logo American Physical Society - APS Physics

Annual Meetings
Chairs Corner Archive 2003

Chair's Corner Archives

2003 - Mike Mauel

Welcome to the APS Division of Plasma Physics. I hope you'll enjoy the new look of our Divisional website. We've designed the site to be a convenient starting point to your participation in the life of the DPP and in the APS. Please send us your comments and suggestions (and be patient as the last few pages are written!) Thanks and appreciation for the new website goes to John Cary (University of Colorado, and former chair of the DPP Public Information Committee), Vincent Chan (GA, and DPP Secretary-Treasurer), and Saralyn Stewart (University of Texas, and DPP Administrator).

Today is an exciting time for plasma physics. A quick scan of the past four issues of Physical Review Letters (from July 25 through August 15, 2003) reports more than ample evidence to justify my excitement. To name just a few first-time results: the successful reproduction of anamoulous transport measured in a tokamak by supercomputer simulation (Jeff Candy and Ron Waltz), the confinement of energetic electrons in a reversed-field-pinch by suppression of magnetic turbulence (R. O'Connell and the MST group), the careful measurement of the transport of energy due to stochastic magnetic fields being found in good agreement with theoretical expectations (T. Biewer and the MST group), the use of global plasma modes for nondestructive measurements of positron plasmas (by the ATHENA Collaboration that recently produced cold antihydrogen at CERN), the measured turbulent density and velocity fields in a linear device and a spherical torus are found to be well-described by a Kolmogorov-Kraichnan cascade (Ghassan Antar, UCSD), and the discovery of strongly-correlated radial turbulent transport and parallel (scrape-off-layer) flows (Carlos Hidalog and co-workers at JET).

Plasma physics has also benefited from good news in the national press. First light at the National Ignition Facility (NIF) at LLNL was achieved in December, 2002. (More recently, in May, 2003, NIF set a world-record for laser performance, producing more than 10 kJ of UV light from a single laser beam line.) In February 2003, President Bush announced his vision for energy independence. He described a future world "in which our cars are driven by hydrogen and our homes heated by electricity from a fusion power plant." After more than 50 years of research, this was the first time a U.S. president put in plain words the goal of fusion energy as a means to national security that will also address serious environmental concerns. Next, just in time for our April APS meeting, scientists from Sandia reported the first production of thermonuclear neutrons from the successful compression of a deuterium pellet using x-rays from the Z pulsed power facility. In June, the physics community was introduced to plasma accelerators by way of the wonderful review by Chan Joshi and Tom Katsauleasr that appeared in Physics Today. Finally, the NRC has now released the final printed version of Frontiers in High Energy Density Physics: The X-Games of Contemporary Science, the report of the Committee on High Energy Density Plasma Physics chaired by Ron Davidson. I'm happy to report that the DPP will be sending complementary copies of this report to every undergraduate physics department in the nation.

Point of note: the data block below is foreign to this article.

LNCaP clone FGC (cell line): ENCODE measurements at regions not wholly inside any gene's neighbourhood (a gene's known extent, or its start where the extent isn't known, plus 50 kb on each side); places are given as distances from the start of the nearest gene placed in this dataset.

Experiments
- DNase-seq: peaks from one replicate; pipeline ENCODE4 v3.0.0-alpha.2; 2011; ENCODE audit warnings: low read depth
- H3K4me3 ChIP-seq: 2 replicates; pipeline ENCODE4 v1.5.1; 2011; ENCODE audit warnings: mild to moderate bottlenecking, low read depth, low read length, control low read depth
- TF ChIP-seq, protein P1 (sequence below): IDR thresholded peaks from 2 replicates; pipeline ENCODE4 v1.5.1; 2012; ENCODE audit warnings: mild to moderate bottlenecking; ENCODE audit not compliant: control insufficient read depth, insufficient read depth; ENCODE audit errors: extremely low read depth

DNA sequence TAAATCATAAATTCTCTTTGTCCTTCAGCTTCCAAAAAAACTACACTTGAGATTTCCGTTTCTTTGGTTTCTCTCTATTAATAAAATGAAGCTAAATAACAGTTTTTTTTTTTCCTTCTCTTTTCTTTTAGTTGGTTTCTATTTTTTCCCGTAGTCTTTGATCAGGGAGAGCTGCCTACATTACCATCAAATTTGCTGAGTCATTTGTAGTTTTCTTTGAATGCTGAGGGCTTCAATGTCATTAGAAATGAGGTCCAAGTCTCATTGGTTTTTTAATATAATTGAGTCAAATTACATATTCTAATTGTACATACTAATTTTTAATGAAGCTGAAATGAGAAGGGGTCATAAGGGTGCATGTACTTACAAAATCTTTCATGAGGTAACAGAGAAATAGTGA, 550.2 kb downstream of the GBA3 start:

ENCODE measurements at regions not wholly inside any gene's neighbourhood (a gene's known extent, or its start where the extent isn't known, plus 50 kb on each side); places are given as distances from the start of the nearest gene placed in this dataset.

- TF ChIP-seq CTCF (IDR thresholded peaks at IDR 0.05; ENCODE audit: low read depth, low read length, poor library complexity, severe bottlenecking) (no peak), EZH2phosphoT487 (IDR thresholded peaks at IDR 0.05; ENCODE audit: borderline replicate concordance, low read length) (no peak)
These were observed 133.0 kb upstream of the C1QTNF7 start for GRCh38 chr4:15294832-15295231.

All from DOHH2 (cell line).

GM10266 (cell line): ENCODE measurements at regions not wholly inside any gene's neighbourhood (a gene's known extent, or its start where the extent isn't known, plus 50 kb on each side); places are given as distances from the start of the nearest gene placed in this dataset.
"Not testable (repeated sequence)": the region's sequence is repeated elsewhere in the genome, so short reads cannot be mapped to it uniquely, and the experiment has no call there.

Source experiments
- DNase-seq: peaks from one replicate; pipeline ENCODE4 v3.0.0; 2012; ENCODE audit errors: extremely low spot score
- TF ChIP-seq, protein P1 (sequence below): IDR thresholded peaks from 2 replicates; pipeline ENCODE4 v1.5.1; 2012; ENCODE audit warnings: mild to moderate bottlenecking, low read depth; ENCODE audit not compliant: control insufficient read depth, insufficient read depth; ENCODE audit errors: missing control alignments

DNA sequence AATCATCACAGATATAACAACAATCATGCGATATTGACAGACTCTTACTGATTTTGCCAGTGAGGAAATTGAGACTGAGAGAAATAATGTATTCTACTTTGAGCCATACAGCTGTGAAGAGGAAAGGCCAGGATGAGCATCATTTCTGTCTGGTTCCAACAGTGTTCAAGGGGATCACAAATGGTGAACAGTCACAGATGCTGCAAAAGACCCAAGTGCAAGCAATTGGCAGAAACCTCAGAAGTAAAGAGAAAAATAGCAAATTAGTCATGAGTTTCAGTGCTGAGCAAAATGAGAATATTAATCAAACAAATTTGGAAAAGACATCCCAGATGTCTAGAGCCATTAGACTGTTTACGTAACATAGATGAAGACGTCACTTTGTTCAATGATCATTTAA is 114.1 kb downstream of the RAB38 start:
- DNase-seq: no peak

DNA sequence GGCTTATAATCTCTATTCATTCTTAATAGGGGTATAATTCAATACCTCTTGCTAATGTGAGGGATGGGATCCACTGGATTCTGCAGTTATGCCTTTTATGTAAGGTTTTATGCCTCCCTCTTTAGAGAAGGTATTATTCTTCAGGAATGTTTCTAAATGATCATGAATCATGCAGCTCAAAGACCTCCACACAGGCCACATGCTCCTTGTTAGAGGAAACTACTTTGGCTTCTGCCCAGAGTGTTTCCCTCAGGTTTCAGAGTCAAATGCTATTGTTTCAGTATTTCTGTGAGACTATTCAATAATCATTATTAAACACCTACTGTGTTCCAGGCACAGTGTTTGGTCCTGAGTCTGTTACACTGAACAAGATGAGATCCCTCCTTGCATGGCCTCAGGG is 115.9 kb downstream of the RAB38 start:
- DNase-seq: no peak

Having now comfortably recovered from my duties as past chair of the 2002 Orlando meeting, I am delighted to report the very capable leadership of Dave Hammer, our chair-elect, who is busy with the final preparations for our 45th Annual Meeting to be held in Albuquerque, NM from October 27 to 31. The final program will be posted on August 18 (next week) http://www.aps.org/meet/DPP03/, but I already know that it will be a fantastic meeting. I'm looking forward to the talks, hallway discussions, and opportunity to catch-up with old friends and collaborators. This year's meeting will maintain our recent, easy-to-navigate time-schedule, feature our "best-in-the-APS" education and outreach program for students and teachers, the 2003 Plasma Science Expo and Science Teacher's Day, and benefit from the largest number of abstracts (nearly 1550) in several years.

I encourage everyone to register early for the Albuquerque meeting, attend our Wednesday afternoon General Business Meeting, and attend our Divisional Banquet to welcome our new Fellows and congratulate this year's prize and award winners.

As many of you know, the Division of Plasma Physics runs on the voluntary service, and considerable energy and enthusiasm, of its members. I personally want to thank all of you who take an active interest in the work of the Division, and I particularly want to thank the Officers and members of the Executive Committee, the Program Committee, and the hardworking Standing Committees (especially the committees for Women in Plasma Physics, Public Information, Fellowship, Publications, Education and Outreach, Nominations, and the award and prize committees for the James Clerk Maxwell Prize, the Award for Excellence in Plasma Physics Research, and the Marshall N. Rosenbluth Outstanding Doctoral Thesis Award in Plasma Physics.)

Looking forward to seeing you in Albuquerque!

Mike Mauel
2003 Chair of the DPP
August 10, 2003